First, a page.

Lorraine, who personally experienced financial barriers to education, joined the Tipperary ETB Student Council last year and works with peers to apply her social studies education and advocate for better conditions for learners encountering financial difficulties. Lorraine talked about class distinctions and stigmas, and the lack of information available especially as single parent.

Ferguson, who is currently living in Direct Provision in Ireland but is determined to re-launch his career and integrate into Irish society, completed numerous QQI courses and the Advanced Manufacturing course, which won an AONTAS STAR Award earlier this year and has featured on Newstalk radio. He spoke about the impact of stigmas and racial abuse, but also the comfort he received. He said that “barriers, if properly handled, can encourage a person to go forward.”

When it comes to tackling barriers, our roundtable discussions yielded some concrete suggestions for changes to systems and processes to make adult education more accessible for people. This includes:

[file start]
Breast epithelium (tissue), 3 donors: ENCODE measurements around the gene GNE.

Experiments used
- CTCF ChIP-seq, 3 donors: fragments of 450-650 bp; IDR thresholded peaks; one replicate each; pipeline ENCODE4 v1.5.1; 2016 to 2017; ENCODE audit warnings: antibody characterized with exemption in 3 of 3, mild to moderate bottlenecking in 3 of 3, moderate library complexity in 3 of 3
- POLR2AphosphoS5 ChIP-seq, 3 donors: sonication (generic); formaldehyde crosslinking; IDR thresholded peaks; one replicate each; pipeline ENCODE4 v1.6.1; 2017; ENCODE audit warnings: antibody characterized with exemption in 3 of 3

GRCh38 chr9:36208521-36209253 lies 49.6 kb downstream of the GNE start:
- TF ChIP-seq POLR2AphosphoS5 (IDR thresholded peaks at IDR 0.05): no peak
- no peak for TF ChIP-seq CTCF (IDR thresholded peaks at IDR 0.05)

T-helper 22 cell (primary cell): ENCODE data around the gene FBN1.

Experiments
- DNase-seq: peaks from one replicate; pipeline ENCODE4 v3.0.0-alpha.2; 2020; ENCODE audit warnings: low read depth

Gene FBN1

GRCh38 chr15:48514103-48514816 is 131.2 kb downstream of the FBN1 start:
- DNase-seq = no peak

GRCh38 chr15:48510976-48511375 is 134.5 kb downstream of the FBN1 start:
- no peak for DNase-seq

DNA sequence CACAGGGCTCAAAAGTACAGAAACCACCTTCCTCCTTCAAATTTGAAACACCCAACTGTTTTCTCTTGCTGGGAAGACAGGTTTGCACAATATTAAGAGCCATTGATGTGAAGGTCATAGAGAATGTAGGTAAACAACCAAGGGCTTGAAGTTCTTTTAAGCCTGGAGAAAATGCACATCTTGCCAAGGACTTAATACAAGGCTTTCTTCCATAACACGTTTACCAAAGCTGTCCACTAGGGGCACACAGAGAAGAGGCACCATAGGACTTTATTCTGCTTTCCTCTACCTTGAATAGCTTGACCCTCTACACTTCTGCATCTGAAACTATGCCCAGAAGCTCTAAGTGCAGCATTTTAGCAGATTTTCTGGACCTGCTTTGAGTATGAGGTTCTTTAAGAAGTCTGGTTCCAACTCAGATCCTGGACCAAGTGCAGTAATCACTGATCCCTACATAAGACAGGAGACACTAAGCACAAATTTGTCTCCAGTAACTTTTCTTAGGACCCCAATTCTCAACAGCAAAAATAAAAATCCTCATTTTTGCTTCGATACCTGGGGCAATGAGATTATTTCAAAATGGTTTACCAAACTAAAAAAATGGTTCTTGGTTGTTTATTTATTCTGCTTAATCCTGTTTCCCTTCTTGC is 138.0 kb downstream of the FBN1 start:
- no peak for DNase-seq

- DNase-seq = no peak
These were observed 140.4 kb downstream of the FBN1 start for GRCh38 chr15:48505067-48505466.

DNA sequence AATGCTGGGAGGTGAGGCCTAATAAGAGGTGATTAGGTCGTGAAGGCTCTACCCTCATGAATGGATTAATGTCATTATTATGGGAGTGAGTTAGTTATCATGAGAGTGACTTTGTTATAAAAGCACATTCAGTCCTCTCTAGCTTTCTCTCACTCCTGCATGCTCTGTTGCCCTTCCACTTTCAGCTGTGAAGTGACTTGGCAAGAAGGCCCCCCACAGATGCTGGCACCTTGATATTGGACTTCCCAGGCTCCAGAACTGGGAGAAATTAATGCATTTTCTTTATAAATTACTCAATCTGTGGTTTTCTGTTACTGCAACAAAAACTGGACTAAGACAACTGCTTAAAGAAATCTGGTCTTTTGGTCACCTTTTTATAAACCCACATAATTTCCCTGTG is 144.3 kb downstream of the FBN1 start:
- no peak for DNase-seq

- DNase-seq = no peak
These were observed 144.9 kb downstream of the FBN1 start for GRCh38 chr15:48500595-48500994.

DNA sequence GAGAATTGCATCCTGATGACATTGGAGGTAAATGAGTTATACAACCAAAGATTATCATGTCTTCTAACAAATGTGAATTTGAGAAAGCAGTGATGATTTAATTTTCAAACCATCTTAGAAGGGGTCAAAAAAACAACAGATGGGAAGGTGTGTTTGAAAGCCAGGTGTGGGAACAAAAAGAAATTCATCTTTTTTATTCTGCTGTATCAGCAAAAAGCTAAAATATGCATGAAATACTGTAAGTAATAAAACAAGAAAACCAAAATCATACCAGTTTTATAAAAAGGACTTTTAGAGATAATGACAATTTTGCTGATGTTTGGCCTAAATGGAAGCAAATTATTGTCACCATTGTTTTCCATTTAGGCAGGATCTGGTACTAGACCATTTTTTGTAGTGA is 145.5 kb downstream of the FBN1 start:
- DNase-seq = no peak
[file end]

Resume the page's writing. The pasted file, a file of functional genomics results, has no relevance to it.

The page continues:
The AGM also featured organisational business items, including the presentation of the Annual Report for 2023, a Presentation of Financial Statements from Aedín Morkan of Mazars Ireland, and the results of the elections to the AONTAS Board for 2024. This included:

Their experience and passion will be an asset to the organisation.

We are also grateful to Board members who stepped down – Martina Needham, John Buttery, Colette Ainscough, and Daniel Kenny – after years of service on the AONTAS Board.

Take a look at the Annual Report for more.